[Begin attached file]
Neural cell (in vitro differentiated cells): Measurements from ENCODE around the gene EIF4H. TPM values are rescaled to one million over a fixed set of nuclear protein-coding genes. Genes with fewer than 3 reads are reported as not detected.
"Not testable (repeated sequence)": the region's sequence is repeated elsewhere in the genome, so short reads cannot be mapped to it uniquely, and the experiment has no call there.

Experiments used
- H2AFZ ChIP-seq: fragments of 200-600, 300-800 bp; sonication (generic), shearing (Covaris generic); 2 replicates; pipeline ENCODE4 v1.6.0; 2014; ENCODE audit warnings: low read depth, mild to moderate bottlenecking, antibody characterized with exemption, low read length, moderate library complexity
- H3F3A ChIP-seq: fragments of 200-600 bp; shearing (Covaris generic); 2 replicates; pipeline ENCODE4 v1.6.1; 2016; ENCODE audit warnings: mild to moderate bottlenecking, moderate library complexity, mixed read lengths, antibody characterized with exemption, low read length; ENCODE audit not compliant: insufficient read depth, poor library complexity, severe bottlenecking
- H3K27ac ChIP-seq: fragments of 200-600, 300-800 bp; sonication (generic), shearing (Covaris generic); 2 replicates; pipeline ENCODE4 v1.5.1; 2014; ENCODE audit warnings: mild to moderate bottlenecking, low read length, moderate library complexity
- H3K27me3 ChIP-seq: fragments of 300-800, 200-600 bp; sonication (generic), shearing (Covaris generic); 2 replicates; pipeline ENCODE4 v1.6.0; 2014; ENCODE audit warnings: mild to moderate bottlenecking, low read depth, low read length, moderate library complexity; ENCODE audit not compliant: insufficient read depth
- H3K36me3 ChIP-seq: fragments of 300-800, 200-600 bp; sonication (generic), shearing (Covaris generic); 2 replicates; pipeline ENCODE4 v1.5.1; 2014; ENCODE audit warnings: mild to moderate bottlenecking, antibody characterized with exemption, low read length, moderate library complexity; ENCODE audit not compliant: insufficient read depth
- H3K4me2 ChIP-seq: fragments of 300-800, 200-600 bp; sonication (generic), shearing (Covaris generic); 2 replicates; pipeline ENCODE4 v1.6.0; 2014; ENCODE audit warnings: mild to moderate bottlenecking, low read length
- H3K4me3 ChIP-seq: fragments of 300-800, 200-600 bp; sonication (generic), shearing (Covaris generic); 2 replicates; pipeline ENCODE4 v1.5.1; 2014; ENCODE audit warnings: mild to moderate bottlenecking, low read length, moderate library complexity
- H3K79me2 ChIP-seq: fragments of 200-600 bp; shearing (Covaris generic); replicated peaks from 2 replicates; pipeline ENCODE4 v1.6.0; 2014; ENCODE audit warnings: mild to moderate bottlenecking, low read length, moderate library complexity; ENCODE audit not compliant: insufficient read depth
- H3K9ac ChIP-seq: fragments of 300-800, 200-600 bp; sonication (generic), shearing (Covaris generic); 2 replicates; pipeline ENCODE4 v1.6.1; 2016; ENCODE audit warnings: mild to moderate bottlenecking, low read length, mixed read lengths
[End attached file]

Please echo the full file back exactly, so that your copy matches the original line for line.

Neural cell (in vitro differentiated cells): Measurements from ENCODE around the gene EIF4H. TPM values are rescaled to one million over a fixed set of nuclear protein-coding genes. Genes with fewer than 3 reads are reported as not detected.
"Not testable (repeated sequence)": the region's sequence is repeated elsewhere in the genome, so short reads cannot be mapped to it uniquely, and the experiment has no call there.

Experiments used
- H2AFZ ChIP-seq: fragments of 200-600, 300-800 bp; sonication (generic), shearing (Covaris generic); 2 replicates; pipeline ENCODE4 v1.6.0; 2014; ENCODE audit warnings: low read depth, mild to moderate bottlenecking, antibody characterized with exemption, low read length, moderate library complexity
- H3F3A ChIP-seq: fragments of 200-600 bp; shearing (Covaris generic); 2 replicates; pipeline ENCODE4 v1.6.1; 2016; ENCODE audit warnings: mild to moderate bottlenecking, moderate library complexity, mixed read lengths, antibody characterized with exemption, low read length; ENCODE audit not compliant: insufficient read depth, poor library complexity, severe bottlenecking
- H3K27ac ChIP-seq: fragments of 200-600, 300-800 bp; sonication (generic), shearing (Covaris generic); 2 replicates; pipeline ENCODE4 v1.5.1; 2014; ENCODE audit warnings: mild to moderate bottlenecking, low read length, moderate library complexity
- H3K27me3 ChIP-seq: fragments of 300-800, 200-600 bp; sonication (generic), shearing (Covaris generic); 2 replicates; pipeline ENCODE4 v1.6.0; 2014; ENCODE audit warnings: mild to moderate bottlenecking, low read depth, low read length, moderate library complexity; ENCODE audit not compliant: insufficient read depth
- H3K36me3 ChIP-seq: fragments of 300-800, 200-600 bp; sonication (generic), shearing (Covaris generic); 2 replicates; pipeline ENCODE4 v1.5.1; 2014; ENCODE audit warnings: mild to moderate bottlenecking, antibody characterized with exemption, low read length, moderate library complexity; ENCODE audit not compliant: insufficient read depth
- H3K4me2 ChIP-seq: fragments of 300-800, 200-600 bp; sonication (generic), shearing (Covaris generic); 2 replicates; pipeline ENCODE4 v1.6.0; 2014; ENCODE audit warnings: mild to moderate bottlenecking, low read length
- H3K4me3 ChIP-seq: fragments of 300-800, 200-600 bp; sonication (generic), shearing (Covaris generic); 2 replicates; pipeline ENCODE4 v1.5.1; 2014; ENCODE audit warnings: mild to moderate bottlenecking, low read length, moderate library complexity
- H3K79me2 ChIP-seq: fragments of 200-600 bp; shearing (Covaris generic); replicated peaks from 2 replicates; pipeline ENCODE4 v1.6.0; 2014; ENCODE audit warnings: mild to moderate bottlenecking, low read length, moderate library complexity; ENCODE audit not compliant: insufficient read depth
- H3K9ac ChIP-seq: fragments of 300-800, 200-600 bp; sonication (generic), shearing (Covaris generic); 2 replicates; pipeline ENCODE4 v1.6.1; 2016; ENCODE audit warnings: mild to moderate bottlenecking, low read length, mixed read lengths